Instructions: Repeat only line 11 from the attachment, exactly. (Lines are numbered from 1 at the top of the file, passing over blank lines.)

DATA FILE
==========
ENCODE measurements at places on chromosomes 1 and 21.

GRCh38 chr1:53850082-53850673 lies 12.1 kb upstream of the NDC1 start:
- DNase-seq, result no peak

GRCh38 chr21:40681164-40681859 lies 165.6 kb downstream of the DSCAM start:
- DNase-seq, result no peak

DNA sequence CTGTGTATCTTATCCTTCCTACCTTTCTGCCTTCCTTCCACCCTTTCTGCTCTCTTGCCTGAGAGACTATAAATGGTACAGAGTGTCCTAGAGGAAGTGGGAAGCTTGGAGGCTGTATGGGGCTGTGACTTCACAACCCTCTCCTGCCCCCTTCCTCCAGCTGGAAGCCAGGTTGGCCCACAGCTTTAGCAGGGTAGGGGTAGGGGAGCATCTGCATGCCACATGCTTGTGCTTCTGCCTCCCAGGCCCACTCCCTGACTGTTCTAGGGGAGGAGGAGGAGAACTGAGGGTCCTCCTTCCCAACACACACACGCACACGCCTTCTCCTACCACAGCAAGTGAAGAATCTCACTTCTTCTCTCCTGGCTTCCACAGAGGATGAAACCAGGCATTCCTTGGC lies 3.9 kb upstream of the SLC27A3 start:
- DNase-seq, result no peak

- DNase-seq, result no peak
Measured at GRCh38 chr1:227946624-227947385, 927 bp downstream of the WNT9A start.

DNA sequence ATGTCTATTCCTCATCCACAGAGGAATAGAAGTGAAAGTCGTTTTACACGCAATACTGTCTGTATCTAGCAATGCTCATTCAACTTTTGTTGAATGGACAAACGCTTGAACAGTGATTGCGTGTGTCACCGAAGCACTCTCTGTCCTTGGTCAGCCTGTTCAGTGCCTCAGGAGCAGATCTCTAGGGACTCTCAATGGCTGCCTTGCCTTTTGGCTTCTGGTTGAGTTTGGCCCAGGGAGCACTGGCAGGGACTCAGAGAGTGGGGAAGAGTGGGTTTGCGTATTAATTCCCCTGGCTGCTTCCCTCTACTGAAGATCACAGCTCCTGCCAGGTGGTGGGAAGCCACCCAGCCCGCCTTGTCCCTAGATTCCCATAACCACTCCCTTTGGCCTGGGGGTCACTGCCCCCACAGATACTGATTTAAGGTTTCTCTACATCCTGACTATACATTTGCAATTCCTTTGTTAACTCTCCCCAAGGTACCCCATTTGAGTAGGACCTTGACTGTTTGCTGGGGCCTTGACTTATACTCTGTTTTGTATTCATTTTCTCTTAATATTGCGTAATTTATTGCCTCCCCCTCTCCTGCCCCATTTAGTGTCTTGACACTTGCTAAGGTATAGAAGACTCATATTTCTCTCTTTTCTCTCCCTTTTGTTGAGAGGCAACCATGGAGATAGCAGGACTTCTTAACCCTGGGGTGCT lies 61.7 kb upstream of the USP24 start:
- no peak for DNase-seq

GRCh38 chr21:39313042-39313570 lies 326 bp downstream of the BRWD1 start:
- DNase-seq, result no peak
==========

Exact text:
- no peak for DNase-seq